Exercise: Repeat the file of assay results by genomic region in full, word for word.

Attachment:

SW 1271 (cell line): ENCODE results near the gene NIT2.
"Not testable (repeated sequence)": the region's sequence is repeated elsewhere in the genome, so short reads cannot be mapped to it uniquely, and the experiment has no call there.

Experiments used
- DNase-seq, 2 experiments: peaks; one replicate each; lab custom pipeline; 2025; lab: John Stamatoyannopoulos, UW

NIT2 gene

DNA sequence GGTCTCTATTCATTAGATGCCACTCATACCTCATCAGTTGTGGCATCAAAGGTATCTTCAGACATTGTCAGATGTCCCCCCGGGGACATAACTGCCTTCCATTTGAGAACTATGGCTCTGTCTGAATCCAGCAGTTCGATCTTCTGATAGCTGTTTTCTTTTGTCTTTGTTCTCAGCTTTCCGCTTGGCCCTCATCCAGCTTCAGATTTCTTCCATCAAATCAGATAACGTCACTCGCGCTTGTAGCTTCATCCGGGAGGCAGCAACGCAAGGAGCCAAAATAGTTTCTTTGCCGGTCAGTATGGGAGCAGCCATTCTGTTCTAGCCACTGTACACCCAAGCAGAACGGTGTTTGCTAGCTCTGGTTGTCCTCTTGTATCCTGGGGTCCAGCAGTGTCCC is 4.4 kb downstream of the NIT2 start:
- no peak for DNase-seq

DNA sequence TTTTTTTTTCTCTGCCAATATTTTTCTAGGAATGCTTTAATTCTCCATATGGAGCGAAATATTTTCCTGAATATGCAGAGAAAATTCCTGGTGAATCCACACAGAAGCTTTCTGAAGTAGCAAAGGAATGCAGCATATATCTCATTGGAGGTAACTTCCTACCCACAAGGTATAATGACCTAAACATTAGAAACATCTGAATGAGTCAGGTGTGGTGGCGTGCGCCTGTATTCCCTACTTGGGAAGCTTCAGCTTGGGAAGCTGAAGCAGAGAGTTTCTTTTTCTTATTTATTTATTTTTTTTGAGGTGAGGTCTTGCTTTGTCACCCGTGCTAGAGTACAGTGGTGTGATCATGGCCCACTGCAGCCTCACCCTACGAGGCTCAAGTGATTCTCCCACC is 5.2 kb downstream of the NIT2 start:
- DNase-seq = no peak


SW 1271 (cell line): ENCODE results near the gene NIT2.
"Not testable (repeated sequence)": the region's sequence is repeated elsewhere in the genome, so short reads cannot be mapped to it uniquely, and the experiment has no call there.

Experiments used
- DNase-seq, 2 experiments: peaks; one replicate each; lab custom pipeline; 2025; lab: John Stamatoyannopoulos, UW

NIT2 gene

DNA sequence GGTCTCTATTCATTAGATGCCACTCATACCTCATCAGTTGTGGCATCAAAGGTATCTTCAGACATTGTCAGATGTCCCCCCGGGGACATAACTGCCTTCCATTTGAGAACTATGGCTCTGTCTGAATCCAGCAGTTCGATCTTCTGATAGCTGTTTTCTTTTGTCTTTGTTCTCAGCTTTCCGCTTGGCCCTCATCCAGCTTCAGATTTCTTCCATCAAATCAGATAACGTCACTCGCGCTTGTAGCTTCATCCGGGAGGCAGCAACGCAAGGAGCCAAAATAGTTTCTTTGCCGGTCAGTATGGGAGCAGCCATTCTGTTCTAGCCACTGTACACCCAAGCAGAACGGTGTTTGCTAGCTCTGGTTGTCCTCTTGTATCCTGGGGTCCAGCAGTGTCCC is 4.4 kb downstream of the NIT2 start:
- no peak for DNase-seq

DNA sequence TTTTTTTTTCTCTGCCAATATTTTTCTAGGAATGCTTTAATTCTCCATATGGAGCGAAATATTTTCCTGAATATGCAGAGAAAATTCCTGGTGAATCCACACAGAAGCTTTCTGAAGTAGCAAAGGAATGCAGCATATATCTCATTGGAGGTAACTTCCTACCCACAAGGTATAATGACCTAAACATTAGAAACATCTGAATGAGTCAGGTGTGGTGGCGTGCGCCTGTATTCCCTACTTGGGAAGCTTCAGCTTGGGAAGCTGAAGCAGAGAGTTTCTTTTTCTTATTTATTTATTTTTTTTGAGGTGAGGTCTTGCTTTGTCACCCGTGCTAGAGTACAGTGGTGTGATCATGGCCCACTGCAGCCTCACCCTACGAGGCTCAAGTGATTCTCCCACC is 5.2 kb downstream of the NIT2 start:
- DNase-seq = no peak